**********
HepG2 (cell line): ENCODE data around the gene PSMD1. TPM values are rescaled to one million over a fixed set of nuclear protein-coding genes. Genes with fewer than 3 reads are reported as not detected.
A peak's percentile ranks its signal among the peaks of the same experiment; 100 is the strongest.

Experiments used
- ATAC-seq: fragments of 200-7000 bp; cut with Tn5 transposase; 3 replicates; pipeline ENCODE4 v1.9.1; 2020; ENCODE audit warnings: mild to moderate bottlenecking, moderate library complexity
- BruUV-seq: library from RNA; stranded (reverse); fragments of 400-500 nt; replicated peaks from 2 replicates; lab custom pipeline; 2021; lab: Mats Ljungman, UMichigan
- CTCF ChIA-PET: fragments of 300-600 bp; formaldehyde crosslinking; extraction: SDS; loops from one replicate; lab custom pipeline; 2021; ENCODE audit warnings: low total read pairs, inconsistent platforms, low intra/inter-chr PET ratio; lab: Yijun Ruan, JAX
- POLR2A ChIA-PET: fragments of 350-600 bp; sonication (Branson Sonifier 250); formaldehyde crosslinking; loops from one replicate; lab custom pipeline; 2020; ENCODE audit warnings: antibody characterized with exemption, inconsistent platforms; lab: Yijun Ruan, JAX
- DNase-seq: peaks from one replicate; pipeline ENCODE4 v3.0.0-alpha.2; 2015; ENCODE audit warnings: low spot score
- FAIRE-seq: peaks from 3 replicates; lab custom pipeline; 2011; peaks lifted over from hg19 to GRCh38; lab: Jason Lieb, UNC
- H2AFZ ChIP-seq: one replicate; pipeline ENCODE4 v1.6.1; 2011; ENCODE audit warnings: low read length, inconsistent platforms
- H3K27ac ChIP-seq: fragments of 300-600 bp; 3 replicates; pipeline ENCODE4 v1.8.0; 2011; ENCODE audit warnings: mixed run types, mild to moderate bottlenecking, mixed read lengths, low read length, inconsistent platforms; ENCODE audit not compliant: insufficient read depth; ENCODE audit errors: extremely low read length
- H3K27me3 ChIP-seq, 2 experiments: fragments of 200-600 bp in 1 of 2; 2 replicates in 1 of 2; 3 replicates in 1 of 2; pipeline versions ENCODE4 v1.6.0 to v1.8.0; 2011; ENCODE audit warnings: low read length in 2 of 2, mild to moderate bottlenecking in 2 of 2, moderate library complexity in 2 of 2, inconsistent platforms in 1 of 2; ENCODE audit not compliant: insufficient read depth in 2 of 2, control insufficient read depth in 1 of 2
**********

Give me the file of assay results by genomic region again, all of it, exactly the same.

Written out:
HepG2 (cell line): ENCODE data around the gene PSMD1. TPM values are rescaled to one million over a fixed set of nuclear protein-coding genes. Genes with fewer than 3 reads are reported as not detected.
A peak's percentile ranks its signal among the peaks of the same experiment; 100 is the strongest.

Experiments used
- ATAC-seq: fragments of 200-7000 bp; cut with Tn5 transposase; 3 replicates; pipeline ENCODE4 v1.9.1; 2020; ENCODE audit warnings: mild to moderate bottlenecking, moderate library complexity
- BruUV-seq: library from RNA; stranded (reverse); fragments of 400-500 nt; replicated peaks from 2 replicates; lab custom pipeline; 2021; lab: Mats Ljungman, UMichigan
- CTCF ChIA-PET: fragments of 300-600 bp; formaldehyde crosslinking; extraction: SDS; loops from one replicate; lab custom pipeline; 2021; ENCODE audit warnings: low total read pairs, inconsistent platforms, low intra/inter-chr PET ratio; lab: Yijun Ruan, JAX
- POLR2A ChIA-PET: fragments of 350-600 bp; sonication (Branson Sonifier 250); formaldehyde crosslinking; loops from one replicate; lab custom pipeline; 2020; ENCODE audit warnings: antibody characterized with exemption, inconsistent platforms; lab: Yijun Ruan, JAX
- DNase-seq: peaks from one replicate; pipeline ENCODE4 v3.0.0-alpha.2; 2015; ENCODE audit warnings: low spot score
- FAIRE-seq: peaks from 3 replicates; lab custom pipeline; 2011; peaks lifted over from hg19 to GRCh38; lab: Jason Lieb, UNC
- H2AFZ ChIP-seq: one replicate; pipeline ENCODE4 v1.6.1; 2011; ENCODE audit warnings: low read length, inconsistent platforms
- H3K27ac ChIP-seq: fragments of 300-600 bp; 3 replicates; pipeline ENCODE4 v1.8.0; 2011; ENCODE audit warnings: mixed run types, mild to moderate bottlenecking, mixed read lengths, low read length, inconsistent platforms; ENCODE audit not compliant: insufficient read depth; ENCODE audit errors: extremely low read length
- H3K27me3 ChIP-seq, 2 experiments: fragments of 200-600 bp in 1 of 2; 2 replicates in 1 of 2; 3 replicates in 1 of 2; pipeline versions ENCODE4 v1.6.0 to v1.8.0; 2011; ENCODE audit warnings: low read length in 2 of 2, mild to moderate bottlenecking in 2 of 2, moderate library complexity in 2 of 2, inconsistent platforms in 1 of 2; ENCODE audit not compliant: insufficient read depth in 2 of 2, control insufficient read depth in 1 of 2